Sharon Azrieli

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Sharon Azrieli is a Canadian soprano and cantor from Montreal, Quebec.[1] Azrieli performs classical and operatic works, playing parts such as Juliet in Charles Gounod's Roméo et Juliette, Mimi in La Bohème and Susanna in Le Nozze di Figaro. She attended Juilliard and has performed with the Tokyo Symphony Orchestra, the Israel Chamber Orchestra and the Canadian Opera Company.[2][3]

Early life and education[edit]

Azrieli was born in Montreal, Quebec to Canadian architect, philanthropist and Holocaust survivor, David Azrieli. Azrieli moved to New York City after attending Vassar College, where she graduated with a degree in Art History, and an Associate Degree in Illustration from the Parsons School of Design. While studying illustration she got a Diploma in Vocal Performance under Ellen Faull at the Juilliard School, where her mentors included Joan Dornemann, Principal Prompter at the Metropolitan Opera and the late Herbert Breslin. Joan Dornemann invited her to attend her Vocal Arts Institute in Israel over three successive summers where she performed several leading roles,[4] including Norina in Don Pasquale and Musetta in La Boheme.

Early career[edit]

The Canadian Opera Company's artistic director, the late Richard Bradshaw, scouted Azrieli, starting her career as a professional opera singer. Barshaw hired her as an understudy for the part of Juliet in a production of Gounod's Roméo et Juliette and as Mimi in a small-stage production of Puccini's La Bohème.[5] Artist manager Matthew Laifer spotted Azrieli's performance and invited her to his roster. Under Lafier's management, she performed with the Tokyo Symphony Orchestra, the Israel Chamber Orchestra, the Jerusalem Symphony Orchestra and the Haifa Symphony Orchestra in their production of Rossini's Stabat Mater and Beethoven's Mass in C Minor.[6] Other works included a concert of Puccini arias and Leonard Bernstein's Songfest. She also worked with Alexander Brott of McGill Chamber Orchestra,[7] and understudied for Mirella Freni as Adrienne Lecouvreur with l’Opéra de Paris.[8] A significant event in Azrieli's career came when she played the part of Susanna in Le nozze di Figaro at the Sarasota opera.[9][10]

Cantorial work[edit]

Azrieli put her opera career on hold after the birth of her two sons. To support her family, she enrolled at the Academy for Jewish Religion in New York[3] and began her first job as a Cantor for Temple Adas Israel in Sag Harbor. Azrieli and her sons moved back to Montreal in 2000, where she became a full-time cantor at Temple Emanu-El-Beth Sholom from 2001 until 2003.[11][12]

Return to the stage[edit]

After her sons had grown up, Azrieli returned to opera. She became a student of Bill Schuman, a vocal coach who had previously worked with Celine Dion, Aprile Millo, and teaches at the Academy of Vocal Arts in Philadelphia. With Schuman's help, Azrieli primed her voice for Verdian soprano roles.[13] Azrieli performed Leonora in Il trovatore and Aida.[14] She performed the roles of the prioress in Dialogues des carmélites and Leonora in La forza del destino with One World Symphony Orchestra. She sang the role of Mimi in "La Boheme” with the New Jersey association of Verismo opera company and La Gioconda in La Gioconda. She has performed at several major festivals including Brott Music Festival in Hamilton, Ontario,[15] and Festival Sefarad in Montreal.[16] at Carnegie Hall, at the Metropolitan opera and at the National Arts Center in Ottawa.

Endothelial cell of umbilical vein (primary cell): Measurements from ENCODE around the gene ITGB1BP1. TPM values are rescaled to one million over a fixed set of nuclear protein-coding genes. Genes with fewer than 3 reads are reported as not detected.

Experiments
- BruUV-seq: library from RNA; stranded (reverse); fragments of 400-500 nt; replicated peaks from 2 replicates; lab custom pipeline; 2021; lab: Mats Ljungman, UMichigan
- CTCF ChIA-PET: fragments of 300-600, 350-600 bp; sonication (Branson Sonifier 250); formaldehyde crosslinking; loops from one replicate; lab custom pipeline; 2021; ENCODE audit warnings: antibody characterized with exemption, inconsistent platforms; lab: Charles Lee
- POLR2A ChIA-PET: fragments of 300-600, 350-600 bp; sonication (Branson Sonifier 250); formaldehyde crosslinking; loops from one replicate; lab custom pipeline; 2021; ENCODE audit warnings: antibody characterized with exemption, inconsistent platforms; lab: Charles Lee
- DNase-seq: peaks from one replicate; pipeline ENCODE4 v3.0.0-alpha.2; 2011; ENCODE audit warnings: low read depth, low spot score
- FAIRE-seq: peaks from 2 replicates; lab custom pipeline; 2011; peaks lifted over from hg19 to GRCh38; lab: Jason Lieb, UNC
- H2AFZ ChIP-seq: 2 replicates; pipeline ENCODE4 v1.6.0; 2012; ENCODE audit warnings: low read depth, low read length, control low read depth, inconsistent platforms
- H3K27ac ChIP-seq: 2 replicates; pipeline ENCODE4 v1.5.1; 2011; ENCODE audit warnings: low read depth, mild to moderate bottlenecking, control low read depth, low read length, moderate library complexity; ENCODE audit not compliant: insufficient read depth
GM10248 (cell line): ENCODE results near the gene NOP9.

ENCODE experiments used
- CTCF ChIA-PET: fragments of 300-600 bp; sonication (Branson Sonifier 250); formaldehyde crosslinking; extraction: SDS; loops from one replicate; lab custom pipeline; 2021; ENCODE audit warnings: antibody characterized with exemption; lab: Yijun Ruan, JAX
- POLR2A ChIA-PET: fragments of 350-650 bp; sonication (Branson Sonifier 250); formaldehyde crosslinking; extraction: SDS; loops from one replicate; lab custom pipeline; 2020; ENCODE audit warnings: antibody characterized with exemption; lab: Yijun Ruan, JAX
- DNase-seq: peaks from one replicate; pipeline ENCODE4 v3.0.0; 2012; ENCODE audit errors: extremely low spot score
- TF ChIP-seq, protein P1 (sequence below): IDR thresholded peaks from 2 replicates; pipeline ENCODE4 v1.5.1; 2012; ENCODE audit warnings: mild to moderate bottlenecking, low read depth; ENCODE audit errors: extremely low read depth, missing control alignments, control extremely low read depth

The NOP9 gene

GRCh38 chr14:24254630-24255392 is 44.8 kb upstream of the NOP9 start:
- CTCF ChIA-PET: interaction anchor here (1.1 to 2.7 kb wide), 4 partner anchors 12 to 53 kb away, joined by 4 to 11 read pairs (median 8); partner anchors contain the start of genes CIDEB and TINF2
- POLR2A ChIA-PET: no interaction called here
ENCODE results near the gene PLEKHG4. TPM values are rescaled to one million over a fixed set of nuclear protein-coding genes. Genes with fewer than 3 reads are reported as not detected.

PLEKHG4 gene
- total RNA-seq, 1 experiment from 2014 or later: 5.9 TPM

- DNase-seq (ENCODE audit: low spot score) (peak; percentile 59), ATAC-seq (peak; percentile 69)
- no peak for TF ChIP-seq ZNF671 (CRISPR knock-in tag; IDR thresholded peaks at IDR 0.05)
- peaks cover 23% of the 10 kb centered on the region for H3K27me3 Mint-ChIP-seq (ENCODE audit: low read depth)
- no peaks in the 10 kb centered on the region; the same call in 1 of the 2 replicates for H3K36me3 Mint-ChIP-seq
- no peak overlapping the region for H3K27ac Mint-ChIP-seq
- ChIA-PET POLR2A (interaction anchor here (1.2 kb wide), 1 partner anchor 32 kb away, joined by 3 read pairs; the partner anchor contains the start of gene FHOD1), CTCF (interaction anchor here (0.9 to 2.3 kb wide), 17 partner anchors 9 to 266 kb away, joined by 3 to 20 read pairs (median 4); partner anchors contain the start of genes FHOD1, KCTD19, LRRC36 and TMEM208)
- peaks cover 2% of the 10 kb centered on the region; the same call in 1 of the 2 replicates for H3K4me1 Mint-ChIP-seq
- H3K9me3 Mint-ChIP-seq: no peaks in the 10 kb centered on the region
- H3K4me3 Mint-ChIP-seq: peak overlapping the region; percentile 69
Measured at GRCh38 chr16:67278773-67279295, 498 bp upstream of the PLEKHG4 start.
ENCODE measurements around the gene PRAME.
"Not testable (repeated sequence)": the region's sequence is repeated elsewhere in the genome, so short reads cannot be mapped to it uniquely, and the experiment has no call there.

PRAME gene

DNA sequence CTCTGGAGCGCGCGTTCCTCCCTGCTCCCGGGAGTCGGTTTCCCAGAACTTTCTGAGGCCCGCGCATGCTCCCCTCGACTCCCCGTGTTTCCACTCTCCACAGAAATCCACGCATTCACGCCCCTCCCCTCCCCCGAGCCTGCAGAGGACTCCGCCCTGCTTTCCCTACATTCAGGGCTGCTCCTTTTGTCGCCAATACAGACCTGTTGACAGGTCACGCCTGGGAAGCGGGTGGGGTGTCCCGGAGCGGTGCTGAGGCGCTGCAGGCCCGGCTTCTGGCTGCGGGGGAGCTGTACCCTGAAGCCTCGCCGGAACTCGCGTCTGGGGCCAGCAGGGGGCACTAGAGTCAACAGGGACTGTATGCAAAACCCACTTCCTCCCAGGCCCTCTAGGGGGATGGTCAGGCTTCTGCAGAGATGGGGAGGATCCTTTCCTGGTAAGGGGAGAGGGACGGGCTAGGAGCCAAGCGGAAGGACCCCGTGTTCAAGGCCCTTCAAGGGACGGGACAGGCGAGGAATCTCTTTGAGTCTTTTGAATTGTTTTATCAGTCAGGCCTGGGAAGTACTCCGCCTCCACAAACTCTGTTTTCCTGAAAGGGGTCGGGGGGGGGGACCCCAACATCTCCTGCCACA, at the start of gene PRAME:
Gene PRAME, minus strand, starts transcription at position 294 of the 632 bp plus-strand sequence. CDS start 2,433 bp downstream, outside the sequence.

Philanthropy[edit]

Azrieli sits on the board of directors for the Azrieli Foundation. She created the Foundation's $150,000 composition and commission competition called the Azrieli Music Prize, which promotes new Jewish and Canadian music.[17][18][19]

References[edit]

  1. ^ "My Montreal: Soprano Sharon Azrieli Perez". Montreal Gazette. 2014-06-09. Retrieved 2018-10-12.
  2. ^ "MIC Artists » Sharon Azrieli, soprano". www.micartists.com. Retrieved 2018-10-12.
  3. ^ a b "Scion of Azrieli family goes from opera to cantor, and back, AZ Jewish Post". Arizona Jewish Post. Retrieved 2018-10-12.
  4. ^ Ben Ze’ev, Naom (August 1994). "Exciting workshop of meager means". Ha'aretz (in Hebrew).
  5. ^ Kaptainis, Arthur (November 30, 2012). "Azrieli has the voice; where's the opportunity?". The Montreal Gazette.
  6. ^ Sadler, Dr. Daniel (October 21, 1994). "A small step for humanity". Kolbo (in Hebrew).
  7. ^ Zadrozny, Ilse (February 16, 1993). "Azrieli's vibrant voice a match for Tchaikovsky sentiments". The Montreal Gazette.
  8. ^ "Sharon Azrieli". jccet.org.
  9. ^ Kaptainis, Arthur (3 October 2018). "Karl Goldmark's Die Königin Von Saba: An Opera Worth Reviving, with or without a Jewish Soul". La Scena musicale. Retrieved 2018-12-08.
  10. ^ Fisher, Florence (February 22, 1994). "Triumphant 'Figaro' weds music and acting". Sarasota Herald Tribune.
  11. ^ Lowi, Emanuel (September 2001). "Song of the high holidays". The Montreal Gazette.
  12. ^ "The Times of Israel." Retrieved February 16, 2013.
  13. ^ "PressReader.com - Connecting People Through News". www.pressreader.com. Retrieved 2018-10-12.
  14. ^ Reich, Ronni (April 17, 2011). "The opera in the apartment next door". The Star-Ledger.
  15. ^ "The Whole Note, Vol. 15, iss. 10, July 2010, p.3" Retrieved February 16, 2013.
  16. ^ "Festival Sefarad." Archived 2013-04-07 at Archive.today Retrieved February 16, 2013.
  17. ^ "azrieli group ltd". www.bloomberg.com. Retrieved 2018-11-30.
  18. ^ "THE SCOOP | The Azrieli Foundation Launches New $50,000 Prize For Canadian Composers". Ludwig van Toronto. 2018-10-16. Retrieved 2018-11-18.
  19. ^ "The Azrieli Music Prizes – The Azrieli Foundation". azrielifoundation.org. Retrieved 2018-05-04.

External links[edit]